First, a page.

Last week, the Court of Appeals of Missouri decided a subsequent remedial measures case that I think is of interest to all personal injury lawyers no matter where you practice.
The subsequent remedial measures rule is one of those law school standards that any second-year student can explain in about two minutes. Despite its seeming simplicity, as we see in Emerson v. Garvin Group, the rule is more complicated to apply.
What Is the Subsequent Remedial Measures Rule?
The subsequent remedial measures Rule is a legal principle designed to promote safety and prevent future injuries or accidents. It encourages people and entities to correct hazardous conditions by disallowing evidence of repairs, improvements, or other remedial measures to prove negligence or culpability in civil lawsuits. You don’t want to create a law that disincentives people to do the right thing and make the necessary safety measures because they don’t want it thrown back and them at trial. It is hard for plaintiffs’ lawyers to swallow sometimes. But it is a good rule.
This rule is primarily governed by Rule 407 of the Federal Rules of Evidence in the United States. According to Rule 407, if an injury or accident happens, and afterward a person or company makes a change to make a similar injury or accident less likely to occur in the future, that change cannot be used as evidence to prove that the person or company was negligent or at fault for the original injury or accident.
Again, the reasoning behind this rule is to motivate people and companies to fix potential hazards or dangerous conditions without being afraid that the plaintiffs will weaponize that effort to protect public safety as evidence of negligence in a lawsuit. Essentially, the rule values the prevention of future injuries over the marginal benefits it might have in proving past negligence.
For instance, if someone slips on a wet floor in a supermarket and breaks their leg, the supermarket might install “wet floor” signs afterward to prevent further accidents. According to the Subsequent Remedial Measures Rule, the fact that the supermarket installed these signs after the accident cannot be used as evidence to argue that the supermarket was negligent for not having the signs before the accident.
However, there are exceptions where such evidence may be admissible for other purposes. This could include proving ownership or control, the feasibility of precautionary measures – which is the one we most commonly use, or for impeachment to discredit a witness’s credibility.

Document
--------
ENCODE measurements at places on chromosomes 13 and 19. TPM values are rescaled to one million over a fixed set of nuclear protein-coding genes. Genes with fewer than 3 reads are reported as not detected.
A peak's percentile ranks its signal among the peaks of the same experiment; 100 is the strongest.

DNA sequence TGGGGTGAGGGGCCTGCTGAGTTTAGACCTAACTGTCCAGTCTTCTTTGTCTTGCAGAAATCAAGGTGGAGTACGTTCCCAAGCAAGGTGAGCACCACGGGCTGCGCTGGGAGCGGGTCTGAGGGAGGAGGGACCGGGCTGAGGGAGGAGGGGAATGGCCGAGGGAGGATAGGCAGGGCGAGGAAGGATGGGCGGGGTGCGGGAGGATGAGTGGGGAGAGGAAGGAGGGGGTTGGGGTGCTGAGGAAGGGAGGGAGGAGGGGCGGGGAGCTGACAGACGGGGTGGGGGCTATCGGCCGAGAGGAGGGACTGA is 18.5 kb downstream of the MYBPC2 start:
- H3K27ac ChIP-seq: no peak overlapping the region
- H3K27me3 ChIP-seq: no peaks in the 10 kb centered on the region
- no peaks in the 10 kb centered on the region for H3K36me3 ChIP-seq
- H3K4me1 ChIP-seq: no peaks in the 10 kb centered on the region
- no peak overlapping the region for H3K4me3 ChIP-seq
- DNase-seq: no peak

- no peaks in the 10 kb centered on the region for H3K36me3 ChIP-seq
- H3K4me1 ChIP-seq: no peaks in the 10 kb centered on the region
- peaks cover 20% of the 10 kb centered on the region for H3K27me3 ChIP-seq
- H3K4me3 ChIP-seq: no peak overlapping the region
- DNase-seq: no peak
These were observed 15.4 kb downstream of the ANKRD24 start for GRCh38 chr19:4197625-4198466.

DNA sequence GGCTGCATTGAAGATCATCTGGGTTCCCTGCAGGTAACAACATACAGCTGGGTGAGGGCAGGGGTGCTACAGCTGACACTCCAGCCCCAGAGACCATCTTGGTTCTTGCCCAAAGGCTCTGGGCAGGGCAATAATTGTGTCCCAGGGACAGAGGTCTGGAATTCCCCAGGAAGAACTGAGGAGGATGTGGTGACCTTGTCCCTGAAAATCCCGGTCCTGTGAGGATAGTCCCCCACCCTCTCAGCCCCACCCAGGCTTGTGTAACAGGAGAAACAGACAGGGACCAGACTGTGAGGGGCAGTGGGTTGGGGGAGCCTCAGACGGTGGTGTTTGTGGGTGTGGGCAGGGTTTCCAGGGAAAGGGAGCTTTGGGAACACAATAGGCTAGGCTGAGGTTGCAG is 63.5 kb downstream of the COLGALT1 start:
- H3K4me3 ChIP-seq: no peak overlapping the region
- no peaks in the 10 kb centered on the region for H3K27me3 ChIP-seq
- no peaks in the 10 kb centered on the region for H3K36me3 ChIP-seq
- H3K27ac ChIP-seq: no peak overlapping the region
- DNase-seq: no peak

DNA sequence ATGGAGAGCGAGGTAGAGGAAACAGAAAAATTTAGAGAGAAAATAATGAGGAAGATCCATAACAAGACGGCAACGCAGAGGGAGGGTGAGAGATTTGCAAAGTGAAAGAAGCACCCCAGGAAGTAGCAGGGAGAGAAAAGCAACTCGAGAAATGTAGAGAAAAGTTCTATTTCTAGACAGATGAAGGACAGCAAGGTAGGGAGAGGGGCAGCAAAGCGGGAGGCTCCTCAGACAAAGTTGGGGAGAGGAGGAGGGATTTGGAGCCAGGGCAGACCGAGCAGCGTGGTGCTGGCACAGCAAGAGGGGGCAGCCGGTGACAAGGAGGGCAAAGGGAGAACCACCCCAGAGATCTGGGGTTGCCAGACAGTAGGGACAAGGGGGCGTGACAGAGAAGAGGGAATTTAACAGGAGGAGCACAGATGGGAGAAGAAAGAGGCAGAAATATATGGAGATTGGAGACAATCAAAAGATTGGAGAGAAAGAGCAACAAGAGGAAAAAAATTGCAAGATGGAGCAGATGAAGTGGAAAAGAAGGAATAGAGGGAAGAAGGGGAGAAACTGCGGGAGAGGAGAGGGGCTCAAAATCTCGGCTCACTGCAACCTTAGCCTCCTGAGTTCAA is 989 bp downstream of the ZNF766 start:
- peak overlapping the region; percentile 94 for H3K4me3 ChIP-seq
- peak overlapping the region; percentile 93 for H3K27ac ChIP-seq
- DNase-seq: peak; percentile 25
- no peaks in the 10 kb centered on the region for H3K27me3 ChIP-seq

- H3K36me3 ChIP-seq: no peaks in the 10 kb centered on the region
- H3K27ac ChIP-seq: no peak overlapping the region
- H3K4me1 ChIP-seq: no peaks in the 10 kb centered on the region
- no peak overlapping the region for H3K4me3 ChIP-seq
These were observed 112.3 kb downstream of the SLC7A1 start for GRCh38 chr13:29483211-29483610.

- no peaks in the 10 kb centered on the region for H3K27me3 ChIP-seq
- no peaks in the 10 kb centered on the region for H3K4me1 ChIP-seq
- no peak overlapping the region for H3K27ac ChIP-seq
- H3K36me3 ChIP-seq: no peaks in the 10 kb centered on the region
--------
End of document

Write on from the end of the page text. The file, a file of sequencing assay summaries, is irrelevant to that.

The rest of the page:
Plaintiff was employed by Raven Industries and was responsible for performing electrical assembly work. Due to the nature of the company’s work, the electrical plant floors had to be stripped, waxed, and buffed to comply with static electricity issues. This work was done by the Garvin Group.
During a routine shift, the Garvin Group had begun the process of treating the plant floors near the plaintiff. When the plaintiff left her work station to get necessary electrical parts, she slipped and fell in the area that had just been treated. Plaintiff suffered wrist injuries because of the fall.
After the accident, it was noted that the Garvin Group had not marked the treated area with cones or tape.
At trial, the plaintiff sought to introduce evidence that after the injury, Raven instructed the Garvin Group to mark the recently treated areas of the floor. The trial court excluded this evidence as a subsequent remedial measure.
The jury awarded $15,000 but apportioned the plaintiff to be 80% at fault, thus giving her a $3,000 total award. From this judgment, the plaintiff appealed.
At appeal, the plaintiff argued that the trial court erred in excluding evidence that, subsequent to her accident, Raven directed Garvin to mark the treated areas of the floor. Plaintiff acknowledged the subsequent remedial measures rule but argued that the rule does not apply to measures taken by a non-party. She said that because this evidence cannot expose the third party to liability, it should be admissible. Federal courts have agreed with the plaintiff’s argument. Missouri courts are not bound by the Federal Rules of Evidence, but the court took them into consideration in this decision.
The appellate court agreed with the plaintiff on the theory that because a non-party will not be exposed to liability and thus will not be discouraged from taking remedial measures, the public policy rationale for the rule is satisfied.
Plaintiff’s appeal also disputed the amount of compensation she received. The Missouri Court of Appeals remanded the case for a new trial to determine fault and damages.
This case shows how a simple rule can become very complicated once it is put into action in the courtroom. I hate the rule – it has been used against me – and I’m not sure it works as well as many things. Because most lawyers will say, “There is still a risk in fixing it” because there could be an exception to the rule that would lead to it coming into evidence. Still, I support safety rules and I can’t be a hypocrite on those rules that I don’t like as a lawyer.